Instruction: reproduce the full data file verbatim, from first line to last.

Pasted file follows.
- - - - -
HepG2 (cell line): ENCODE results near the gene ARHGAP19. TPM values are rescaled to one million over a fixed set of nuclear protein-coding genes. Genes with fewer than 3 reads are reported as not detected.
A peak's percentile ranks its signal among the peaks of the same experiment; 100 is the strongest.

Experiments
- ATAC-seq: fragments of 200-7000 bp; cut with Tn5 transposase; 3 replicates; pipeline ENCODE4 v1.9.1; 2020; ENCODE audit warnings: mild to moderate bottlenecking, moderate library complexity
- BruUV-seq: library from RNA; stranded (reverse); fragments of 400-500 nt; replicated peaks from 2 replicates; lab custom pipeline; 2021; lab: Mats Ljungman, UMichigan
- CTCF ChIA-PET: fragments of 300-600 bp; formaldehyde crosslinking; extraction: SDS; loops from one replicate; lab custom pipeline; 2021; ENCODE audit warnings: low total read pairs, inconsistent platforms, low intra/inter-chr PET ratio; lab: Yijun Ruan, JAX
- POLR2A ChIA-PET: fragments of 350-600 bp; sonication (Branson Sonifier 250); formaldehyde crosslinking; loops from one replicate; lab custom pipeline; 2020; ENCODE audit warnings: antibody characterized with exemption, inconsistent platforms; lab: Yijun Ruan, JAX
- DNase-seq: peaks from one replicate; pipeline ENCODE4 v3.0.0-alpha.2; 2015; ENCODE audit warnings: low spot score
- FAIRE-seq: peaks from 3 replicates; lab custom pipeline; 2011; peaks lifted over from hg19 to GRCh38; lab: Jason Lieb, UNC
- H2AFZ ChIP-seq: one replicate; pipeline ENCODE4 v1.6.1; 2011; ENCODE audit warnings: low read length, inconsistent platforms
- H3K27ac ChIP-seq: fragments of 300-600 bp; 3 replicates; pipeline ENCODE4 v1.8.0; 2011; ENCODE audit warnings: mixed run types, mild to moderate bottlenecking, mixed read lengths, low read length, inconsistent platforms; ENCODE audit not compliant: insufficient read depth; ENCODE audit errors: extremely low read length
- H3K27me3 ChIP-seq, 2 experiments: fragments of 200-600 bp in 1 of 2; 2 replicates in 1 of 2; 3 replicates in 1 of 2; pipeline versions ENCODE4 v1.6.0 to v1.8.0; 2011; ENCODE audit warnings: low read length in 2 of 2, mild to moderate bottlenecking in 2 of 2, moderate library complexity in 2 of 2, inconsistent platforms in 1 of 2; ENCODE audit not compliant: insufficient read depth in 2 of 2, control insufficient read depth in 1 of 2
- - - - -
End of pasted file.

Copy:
HepG2 (cell line): ENCODE results near the gene ARHGAP19. TPM values are rescaled to one million over a fixed set of nuclear protein-coding genes. Genes with fewer than 3 reads are reported as not detected.
A peak's percentile ranks its signal among the peaks of the same experiment; 100 is the strongest.

Experiments
- ATAC-seq: fragments of 200-7000 bp; cut with Tn5 transposase; 3 replicates; pipeline ENCODE4 v1.9.1; 2020; ENCODE audit warnings: mild to moderate bottlenecking, moderate library complexity
- BruUV-seq: library from RNA; stranded (reverse); fragments of 400-500 nt; replicated peaks from 2 replicates; lab custom pipeline; 2021; lab: Mats Ljungman, UMichigan
- CTCF ChIA-PET: fragments of 300-600 bp; formaldehyde crosslinking; extraction: SDS; loops from one replicate; lab custom pipeline; 2021; ENCODE audit warnings: low total read pairs, inconsistent platforms, low intra/inter-chr PET ratio; lab: Yijun Ruan, JAX
- POLR2A ChIA-PET: fragments of 350-600 bp; sonication (Branson Sonifier 250); formaldehyde crosslinking; loops from one replicate; lab custom pipeline; 2020; ENCODE audit warnings: antibody characterized with exemption, inconsistent platforms; lab: Yijun Ruan, JAX
- DNase-seq: peaks from one replicate; pipeline ENCODE4 v3.0.0-alpha.2; 2015; ENCODE audit warnings: low spot score
- FAIRE-seq: peaks from 3 replicates; lab custom pipeline; 2011; peaks lifted over from hg19 to GRCh38; lab: Jason Lieb, UNC
- H2AFZ ChIP-seq: one replicate; pipeline ENCODE4 v1.6.1; 2011; ENCODE audit warnings: low read length, inconsistent platforms
- H3K27ac ChIP-seq: fragments of 300-600 bp; 3 replicates; pipeline ENCODE4 v1.8.0; 2011; ENCODE audit warnings: mixed run types, mild to moderate bottlenecking, mixed read lengths, low read length, inconsistent platforms; ENCODE audit not compliant: insufficient read depth; ENCODE audit errors: extremely low read length
- H3K27me3 ChIP-seq, 2 experiments: fragments of 200-600 bp in 1 of 2; 2 replicates in 1 of 2; 3 replicates in 1 of 2; pipeline versions ENCODE4 v1.6.0 to v1.8.0; 2011; ENCODE audit warnings: low read length in 2 of 2, mild to moderate bottlenecking in 2 of 2, moderate library complexity in 2 of 2, inconsistent platforms in 1 of 2; ENCODE audit not compliant: insufficient read depth in 2 of 2, control insufficient read depth in 1 of 2